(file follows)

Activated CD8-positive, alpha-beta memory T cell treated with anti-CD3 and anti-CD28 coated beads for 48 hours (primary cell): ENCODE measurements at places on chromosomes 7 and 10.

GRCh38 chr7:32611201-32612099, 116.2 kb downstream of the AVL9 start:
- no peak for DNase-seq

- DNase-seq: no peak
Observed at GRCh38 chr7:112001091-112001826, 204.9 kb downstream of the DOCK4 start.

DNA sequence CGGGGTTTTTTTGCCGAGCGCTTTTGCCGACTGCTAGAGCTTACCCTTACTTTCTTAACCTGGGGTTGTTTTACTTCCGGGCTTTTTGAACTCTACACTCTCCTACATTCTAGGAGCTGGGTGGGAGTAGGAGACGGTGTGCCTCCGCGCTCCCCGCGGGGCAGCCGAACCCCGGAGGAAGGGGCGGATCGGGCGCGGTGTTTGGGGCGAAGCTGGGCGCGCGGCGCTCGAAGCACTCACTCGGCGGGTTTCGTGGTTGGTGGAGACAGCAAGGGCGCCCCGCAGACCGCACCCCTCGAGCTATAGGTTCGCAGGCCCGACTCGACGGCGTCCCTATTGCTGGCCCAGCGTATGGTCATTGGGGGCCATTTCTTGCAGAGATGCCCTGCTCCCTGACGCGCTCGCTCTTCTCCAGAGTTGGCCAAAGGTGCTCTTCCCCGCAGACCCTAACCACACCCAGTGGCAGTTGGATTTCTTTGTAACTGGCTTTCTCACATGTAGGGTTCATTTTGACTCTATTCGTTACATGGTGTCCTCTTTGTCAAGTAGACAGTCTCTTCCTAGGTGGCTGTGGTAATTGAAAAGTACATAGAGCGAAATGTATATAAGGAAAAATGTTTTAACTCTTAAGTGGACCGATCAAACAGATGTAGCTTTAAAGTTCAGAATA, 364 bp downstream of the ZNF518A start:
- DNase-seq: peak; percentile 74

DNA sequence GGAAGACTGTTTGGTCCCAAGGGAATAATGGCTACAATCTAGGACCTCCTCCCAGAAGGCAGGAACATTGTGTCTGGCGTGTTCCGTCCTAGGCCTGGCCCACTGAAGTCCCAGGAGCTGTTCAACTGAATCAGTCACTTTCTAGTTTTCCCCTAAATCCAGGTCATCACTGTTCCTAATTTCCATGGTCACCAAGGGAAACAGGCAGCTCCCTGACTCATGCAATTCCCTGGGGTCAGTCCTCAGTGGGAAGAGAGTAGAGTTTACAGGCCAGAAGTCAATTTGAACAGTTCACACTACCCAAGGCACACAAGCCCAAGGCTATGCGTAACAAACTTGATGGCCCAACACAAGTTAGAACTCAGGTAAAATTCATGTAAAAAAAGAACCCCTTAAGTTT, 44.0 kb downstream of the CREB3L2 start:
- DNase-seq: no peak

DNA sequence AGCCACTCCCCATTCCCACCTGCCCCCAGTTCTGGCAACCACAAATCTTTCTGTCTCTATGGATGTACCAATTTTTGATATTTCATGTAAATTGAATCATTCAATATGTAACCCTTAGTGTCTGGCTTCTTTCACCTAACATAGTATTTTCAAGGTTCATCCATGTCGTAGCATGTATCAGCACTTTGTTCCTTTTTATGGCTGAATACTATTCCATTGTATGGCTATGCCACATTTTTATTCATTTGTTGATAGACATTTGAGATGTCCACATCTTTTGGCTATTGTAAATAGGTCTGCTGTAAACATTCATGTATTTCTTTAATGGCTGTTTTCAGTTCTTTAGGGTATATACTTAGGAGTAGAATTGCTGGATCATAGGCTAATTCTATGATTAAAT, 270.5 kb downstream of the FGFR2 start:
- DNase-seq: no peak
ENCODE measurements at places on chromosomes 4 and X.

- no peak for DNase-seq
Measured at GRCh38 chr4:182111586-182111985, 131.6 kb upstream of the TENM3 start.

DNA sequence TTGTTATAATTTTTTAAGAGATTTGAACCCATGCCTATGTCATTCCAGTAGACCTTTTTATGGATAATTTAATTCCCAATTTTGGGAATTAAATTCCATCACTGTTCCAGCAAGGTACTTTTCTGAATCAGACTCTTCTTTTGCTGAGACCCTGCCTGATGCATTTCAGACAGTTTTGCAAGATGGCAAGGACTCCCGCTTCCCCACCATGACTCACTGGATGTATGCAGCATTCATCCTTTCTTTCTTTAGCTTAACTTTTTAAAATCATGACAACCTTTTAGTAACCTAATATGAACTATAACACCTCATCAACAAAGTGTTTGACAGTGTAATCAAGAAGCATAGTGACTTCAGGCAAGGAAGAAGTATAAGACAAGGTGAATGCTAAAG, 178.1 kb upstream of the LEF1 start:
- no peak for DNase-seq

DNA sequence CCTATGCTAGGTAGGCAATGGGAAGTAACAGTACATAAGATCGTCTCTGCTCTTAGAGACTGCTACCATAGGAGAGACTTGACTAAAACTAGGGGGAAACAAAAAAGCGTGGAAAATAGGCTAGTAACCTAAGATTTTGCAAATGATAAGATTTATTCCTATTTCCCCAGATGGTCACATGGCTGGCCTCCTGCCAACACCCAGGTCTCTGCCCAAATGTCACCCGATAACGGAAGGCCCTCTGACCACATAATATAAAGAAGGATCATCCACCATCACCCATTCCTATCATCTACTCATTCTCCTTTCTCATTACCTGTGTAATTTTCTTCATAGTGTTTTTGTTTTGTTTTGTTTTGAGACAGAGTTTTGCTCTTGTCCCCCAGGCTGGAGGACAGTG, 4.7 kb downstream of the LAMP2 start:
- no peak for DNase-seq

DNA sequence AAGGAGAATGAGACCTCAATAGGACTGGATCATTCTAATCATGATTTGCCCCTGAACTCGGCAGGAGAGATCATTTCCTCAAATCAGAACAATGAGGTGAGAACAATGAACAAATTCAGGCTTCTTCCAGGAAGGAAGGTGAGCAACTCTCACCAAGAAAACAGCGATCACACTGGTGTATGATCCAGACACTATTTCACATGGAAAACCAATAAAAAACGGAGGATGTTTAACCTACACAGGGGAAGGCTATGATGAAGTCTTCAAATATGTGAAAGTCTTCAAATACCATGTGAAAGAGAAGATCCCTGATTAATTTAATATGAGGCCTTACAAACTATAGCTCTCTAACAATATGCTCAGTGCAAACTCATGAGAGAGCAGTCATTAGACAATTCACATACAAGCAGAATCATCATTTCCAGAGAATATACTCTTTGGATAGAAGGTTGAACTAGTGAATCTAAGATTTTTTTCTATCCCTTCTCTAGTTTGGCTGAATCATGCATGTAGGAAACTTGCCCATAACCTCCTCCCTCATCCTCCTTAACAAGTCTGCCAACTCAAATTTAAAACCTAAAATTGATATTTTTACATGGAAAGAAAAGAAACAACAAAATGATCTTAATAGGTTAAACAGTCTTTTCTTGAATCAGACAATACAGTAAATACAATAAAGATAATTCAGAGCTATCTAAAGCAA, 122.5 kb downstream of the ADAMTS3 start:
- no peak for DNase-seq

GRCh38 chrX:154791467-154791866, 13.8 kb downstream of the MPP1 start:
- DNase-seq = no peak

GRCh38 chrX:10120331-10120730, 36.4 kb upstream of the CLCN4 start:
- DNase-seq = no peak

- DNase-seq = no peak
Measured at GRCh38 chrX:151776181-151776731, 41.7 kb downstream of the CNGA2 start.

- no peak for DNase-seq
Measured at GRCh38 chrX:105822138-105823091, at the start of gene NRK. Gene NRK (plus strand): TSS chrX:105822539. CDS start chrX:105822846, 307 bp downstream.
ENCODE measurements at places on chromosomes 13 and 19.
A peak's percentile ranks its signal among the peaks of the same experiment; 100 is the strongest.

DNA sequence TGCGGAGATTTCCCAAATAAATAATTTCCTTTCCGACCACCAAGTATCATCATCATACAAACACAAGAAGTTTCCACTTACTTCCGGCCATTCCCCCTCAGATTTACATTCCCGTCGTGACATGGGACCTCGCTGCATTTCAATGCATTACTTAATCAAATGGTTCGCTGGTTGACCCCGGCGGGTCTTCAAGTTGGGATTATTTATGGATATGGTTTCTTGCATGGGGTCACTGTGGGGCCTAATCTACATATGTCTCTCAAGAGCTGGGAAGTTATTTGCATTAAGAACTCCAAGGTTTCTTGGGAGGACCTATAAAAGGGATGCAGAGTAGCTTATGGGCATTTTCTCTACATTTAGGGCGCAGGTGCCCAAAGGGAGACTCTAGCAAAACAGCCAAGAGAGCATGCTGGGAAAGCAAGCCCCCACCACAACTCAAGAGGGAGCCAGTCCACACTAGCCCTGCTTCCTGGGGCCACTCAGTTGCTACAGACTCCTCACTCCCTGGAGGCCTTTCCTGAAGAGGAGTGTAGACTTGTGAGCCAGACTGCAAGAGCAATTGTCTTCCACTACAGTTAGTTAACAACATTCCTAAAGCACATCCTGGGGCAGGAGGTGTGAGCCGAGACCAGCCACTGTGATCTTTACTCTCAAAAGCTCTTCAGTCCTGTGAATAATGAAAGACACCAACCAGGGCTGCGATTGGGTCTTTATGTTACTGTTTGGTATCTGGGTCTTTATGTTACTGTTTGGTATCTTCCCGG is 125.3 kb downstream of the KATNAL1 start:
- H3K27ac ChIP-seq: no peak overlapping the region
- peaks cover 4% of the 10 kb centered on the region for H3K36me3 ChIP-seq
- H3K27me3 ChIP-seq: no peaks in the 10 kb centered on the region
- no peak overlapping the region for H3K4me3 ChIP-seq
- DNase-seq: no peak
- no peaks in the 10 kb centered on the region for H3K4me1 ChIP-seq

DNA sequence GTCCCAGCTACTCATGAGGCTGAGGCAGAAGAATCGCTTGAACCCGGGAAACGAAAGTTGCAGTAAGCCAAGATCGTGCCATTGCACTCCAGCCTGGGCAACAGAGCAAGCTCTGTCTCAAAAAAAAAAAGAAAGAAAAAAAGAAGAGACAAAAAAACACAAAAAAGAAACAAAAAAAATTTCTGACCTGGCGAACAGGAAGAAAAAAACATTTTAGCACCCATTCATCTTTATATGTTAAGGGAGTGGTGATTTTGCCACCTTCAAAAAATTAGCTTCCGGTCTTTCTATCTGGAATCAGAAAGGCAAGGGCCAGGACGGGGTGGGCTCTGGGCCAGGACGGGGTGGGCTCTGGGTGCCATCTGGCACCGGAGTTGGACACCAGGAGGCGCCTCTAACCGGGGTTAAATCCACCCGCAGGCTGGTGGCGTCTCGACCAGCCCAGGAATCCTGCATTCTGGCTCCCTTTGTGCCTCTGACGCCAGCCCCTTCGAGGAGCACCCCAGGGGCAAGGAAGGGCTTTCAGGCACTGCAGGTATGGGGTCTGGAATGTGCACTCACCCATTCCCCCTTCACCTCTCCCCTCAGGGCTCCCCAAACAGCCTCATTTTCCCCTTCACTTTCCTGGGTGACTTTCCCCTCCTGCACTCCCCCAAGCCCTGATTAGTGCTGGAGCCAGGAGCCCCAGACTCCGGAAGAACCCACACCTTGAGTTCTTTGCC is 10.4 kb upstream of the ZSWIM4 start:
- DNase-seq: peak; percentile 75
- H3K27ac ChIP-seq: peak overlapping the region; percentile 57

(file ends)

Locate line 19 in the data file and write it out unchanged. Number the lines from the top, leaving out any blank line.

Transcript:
DNA sequence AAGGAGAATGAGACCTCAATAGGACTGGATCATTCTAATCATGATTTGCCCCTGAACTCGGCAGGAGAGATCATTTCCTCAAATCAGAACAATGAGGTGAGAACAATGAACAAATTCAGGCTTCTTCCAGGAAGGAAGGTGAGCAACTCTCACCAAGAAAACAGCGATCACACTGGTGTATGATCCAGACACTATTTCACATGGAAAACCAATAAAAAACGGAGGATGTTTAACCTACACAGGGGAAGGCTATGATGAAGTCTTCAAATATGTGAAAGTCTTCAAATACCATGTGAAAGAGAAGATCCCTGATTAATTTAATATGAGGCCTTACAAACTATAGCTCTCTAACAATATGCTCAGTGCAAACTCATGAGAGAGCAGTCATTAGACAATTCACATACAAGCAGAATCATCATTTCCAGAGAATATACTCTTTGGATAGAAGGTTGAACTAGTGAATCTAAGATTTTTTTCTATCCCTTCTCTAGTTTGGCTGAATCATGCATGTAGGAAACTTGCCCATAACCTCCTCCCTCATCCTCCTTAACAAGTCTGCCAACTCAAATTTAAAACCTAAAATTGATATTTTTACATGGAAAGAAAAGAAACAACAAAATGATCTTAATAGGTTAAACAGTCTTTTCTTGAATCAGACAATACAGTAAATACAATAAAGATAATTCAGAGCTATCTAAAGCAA, 122.5 kb downstream of the ADAMTS3 start: